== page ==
Thirdly, if the goal is to read the bible in its entirety, after reading the New Testament, begin reading the Old Testament. Begin with Genesis and work your way through to the end of this testament. To be completely honest, there will be sections of books or maybe even a whole book that you will think you are going to die before you complete it. (Do not hate me, everyone knows this is true, they just will not say it.) Being a bit frustrated, at times, is normal. The reason people tend to struggle a bit with certain sections is because culture (and what is important to that culture) changes over time...just like language.

There is a reason all the books in the Old Testament are there, they each serve a beautiful and needed purpose. I will not get into that in-depth discussion here, because that is its own blog, instead I will give one short example. If you are reading a long list of "who begot who," it might be trying to: make claims about social roles, organize a narrative, tell the difference between insiders and outsiders, tell a story, or tell us where Jesus came from. When we understand the purpose and context of a book, it helps us engage with it more. You can buy a study bible and it will provide scholarly information to help you better understand the context of the scriptures. Just Google "study bibles."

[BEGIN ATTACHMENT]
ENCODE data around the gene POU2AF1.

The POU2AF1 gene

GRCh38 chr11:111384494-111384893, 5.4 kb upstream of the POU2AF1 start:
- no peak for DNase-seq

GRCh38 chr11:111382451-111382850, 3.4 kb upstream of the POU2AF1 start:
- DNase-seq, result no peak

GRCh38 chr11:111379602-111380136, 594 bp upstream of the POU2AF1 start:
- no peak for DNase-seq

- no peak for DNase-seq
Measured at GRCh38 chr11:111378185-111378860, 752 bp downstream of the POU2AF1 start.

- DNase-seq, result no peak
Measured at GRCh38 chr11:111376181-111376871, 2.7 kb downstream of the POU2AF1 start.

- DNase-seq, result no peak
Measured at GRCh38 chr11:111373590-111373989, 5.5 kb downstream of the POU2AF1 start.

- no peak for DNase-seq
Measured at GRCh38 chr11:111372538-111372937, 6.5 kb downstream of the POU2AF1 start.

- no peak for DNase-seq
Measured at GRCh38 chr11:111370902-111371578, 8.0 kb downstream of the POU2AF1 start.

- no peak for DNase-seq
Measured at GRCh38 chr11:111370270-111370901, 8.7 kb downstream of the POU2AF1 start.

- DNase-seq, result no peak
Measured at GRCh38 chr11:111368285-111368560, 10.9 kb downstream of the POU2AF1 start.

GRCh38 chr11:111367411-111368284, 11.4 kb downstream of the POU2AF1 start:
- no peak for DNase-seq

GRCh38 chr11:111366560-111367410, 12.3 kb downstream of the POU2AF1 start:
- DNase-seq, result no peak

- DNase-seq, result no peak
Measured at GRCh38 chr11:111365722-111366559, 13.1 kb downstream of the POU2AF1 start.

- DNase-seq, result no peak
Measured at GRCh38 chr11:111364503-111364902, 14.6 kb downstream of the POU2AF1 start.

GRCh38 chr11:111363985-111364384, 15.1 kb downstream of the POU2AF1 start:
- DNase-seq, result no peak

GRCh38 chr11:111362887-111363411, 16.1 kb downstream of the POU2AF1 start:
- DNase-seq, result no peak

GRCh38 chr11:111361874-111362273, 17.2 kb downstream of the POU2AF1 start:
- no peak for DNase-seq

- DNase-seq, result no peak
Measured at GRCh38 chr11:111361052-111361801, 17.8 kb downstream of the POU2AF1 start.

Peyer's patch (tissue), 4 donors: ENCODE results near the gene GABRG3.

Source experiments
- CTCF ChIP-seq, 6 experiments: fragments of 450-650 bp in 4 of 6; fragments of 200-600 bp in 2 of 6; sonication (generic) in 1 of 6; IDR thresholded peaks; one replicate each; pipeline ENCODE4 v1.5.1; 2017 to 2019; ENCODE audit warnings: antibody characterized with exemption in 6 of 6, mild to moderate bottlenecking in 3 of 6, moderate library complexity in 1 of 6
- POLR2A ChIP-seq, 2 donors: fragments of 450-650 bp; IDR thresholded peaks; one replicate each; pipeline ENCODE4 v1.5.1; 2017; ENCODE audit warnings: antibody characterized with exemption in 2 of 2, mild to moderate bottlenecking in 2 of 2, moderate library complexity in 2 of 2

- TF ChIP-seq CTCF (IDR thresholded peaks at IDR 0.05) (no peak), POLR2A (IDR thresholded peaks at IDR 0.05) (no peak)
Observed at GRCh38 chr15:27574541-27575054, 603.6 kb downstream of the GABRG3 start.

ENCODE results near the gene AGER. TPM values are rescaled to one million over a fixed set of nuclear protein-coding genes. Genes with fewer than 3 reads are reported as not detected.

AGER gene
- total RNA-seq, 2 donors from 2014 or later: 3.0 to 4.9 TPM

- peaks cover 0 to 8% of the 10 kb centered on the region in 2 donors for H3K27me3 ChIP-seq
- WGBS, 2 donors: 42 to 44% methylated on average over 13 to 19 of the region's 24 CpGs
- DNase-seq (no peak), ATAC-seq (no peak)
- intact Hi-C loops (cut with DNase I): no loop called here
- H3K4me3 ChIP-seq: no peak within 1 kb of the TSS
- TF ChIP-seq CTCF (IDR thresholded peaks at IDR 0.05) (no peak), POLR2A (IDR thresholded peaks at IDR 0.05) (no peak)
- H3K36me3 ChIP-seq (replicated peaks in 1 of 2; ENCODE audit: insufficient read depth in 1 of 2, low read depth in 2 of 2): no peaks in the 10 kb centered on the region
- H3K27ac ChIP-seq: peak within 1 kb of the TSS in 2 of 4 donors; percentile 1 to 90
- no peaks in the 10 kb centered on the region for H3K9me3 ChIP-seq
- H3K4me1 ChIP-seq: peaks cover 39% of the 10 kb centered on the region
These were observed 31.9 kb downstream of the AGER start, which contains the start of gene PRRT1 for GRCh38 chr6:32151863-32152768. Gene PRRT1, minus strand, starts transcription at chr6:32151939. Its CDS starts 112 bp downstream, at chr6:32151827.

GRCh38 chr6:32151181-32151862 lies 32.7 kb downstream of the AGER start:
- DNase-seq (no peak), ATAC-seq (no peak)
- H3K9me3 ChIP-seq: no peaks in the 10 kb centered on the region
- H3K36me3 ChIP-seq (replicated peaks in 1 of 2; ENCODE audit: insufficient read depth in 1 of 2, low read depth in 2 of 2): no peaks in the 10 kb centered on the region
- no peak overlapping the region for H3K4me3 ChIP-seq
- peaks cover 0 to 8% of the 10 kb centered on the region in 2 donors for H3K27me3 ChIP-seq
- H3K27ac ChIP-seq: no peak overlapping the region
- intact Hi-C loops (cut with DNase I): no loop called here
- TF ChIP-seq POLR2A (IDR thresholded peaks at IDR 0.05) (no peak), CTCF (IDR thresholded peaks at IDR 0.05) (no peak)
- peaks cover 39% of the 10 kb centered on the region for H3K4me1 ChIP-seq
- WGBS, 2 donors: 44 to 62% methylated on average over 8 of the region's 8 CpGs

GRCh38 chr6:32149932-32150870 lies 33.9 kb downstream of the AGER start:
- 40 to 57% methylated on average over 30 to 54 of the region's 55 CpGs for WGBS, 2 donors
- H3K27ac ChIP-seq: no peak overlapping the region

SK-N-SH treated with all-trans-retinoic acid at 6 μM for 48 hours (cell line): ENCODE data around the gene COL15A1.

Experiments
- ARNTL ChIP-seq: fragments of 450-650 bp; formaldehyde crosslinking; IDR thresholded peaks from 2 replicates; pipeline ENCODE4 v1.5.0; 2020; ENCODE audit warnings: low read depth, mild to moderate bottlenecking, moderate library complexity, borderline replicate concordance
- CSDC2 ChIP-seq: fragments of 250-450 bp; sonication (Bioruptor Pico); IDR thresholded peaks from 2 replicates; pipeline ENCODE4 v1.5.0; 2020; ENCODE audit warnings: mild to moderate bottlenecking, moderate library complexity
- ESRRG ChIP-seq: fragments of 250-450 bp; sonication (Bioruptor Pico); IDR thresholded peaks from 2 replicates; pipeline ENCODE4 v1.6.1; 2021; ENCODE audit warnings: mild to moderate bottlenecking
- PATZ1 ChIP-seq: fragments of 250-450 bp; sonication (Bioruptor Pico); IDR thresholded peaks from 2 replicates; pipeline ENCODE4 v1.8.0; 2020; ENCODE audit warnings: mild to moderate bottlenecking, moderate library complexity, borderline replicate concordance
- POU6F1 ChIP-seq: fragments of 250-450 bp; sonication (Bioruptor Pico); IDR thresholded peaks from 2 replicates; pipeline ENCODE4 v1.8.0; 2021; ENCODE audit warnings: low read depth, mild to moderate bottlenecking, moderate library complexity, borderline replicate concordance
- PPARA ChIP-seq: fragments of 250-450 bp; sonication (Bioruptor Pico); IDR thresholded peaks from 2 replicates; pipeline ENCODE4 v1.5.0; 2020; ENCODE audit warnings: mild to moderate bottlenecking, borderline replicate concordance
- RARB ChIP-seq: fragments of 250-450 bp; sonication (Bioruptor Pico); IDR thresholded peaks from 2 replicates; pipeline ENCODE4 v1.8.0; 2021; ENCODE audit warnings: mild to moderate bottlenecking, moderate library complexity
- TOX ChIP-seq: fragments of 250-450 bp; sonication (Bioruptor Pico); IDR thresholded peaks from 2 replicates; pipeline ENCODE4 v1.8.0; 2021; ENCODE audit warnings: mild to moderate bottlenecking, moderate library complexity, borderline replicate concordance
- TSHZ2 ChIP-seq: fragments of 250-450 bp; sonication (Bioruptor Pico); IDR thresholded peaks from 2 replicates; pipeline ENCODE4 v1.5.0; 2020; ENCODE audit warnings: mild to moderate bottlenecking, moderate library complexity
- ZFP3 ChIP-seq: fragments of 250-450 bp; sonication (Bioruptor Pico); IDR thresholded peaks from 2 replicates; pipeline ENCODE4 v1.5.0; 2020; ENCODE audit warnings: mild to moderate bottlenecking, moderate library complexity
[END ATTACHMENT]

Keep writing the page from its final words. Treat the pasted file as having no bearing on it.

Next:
Fourth, read the bible in small bites. It is not a speed-reading contest. There is nothing wrong with reading large swaths of scripture at a time, but if the goal is to read the bible in its entirety, then pace yourself. Give yourself one year or two years to accomplish this goal. Yes, it can be done faster, but learning from the bible and soaking it in as you go will do you more good than winning the "who can read through the bible the fastest contest." You can buy one year or two study bibles which break up the daily readings for you. There are apps and online versions available too.

In closing, in one of my college New Testament classes I taught, I had two Muslim students take the class. They were horrified when I asked, "For the Christians in the room, who has read the entire bible?" Only one student raised his hand. The Muslim students said that they could not believe Christians would not read their scriptures and one said, and I quote, "How can you call yourself a Christian if you do not even know what your scriptures say?" I asked the Muslim students if they had read their scriptures, the Qur'an, and they looked at me as if I was crazy as they answered, "Yes. To be a Muslim is to read the Qur'an."

To be a Christian is to read the bible.

My prayer for you and others who are struggling to read the bible: "God, be with Mac and other individuals who struggle with reading the bible. Let them know it is okay, You will guide them to the plan that works for them. I pray as they read the scriptures, they will learn more about You and Your love, grace, mercy, and awesomeness. May they connect with the people in the bible and learn from their lives. Help them when they struggle through certain sections and give them understanding and strength to continue. May they learn how to bring honor and glory to You through their study. Amen."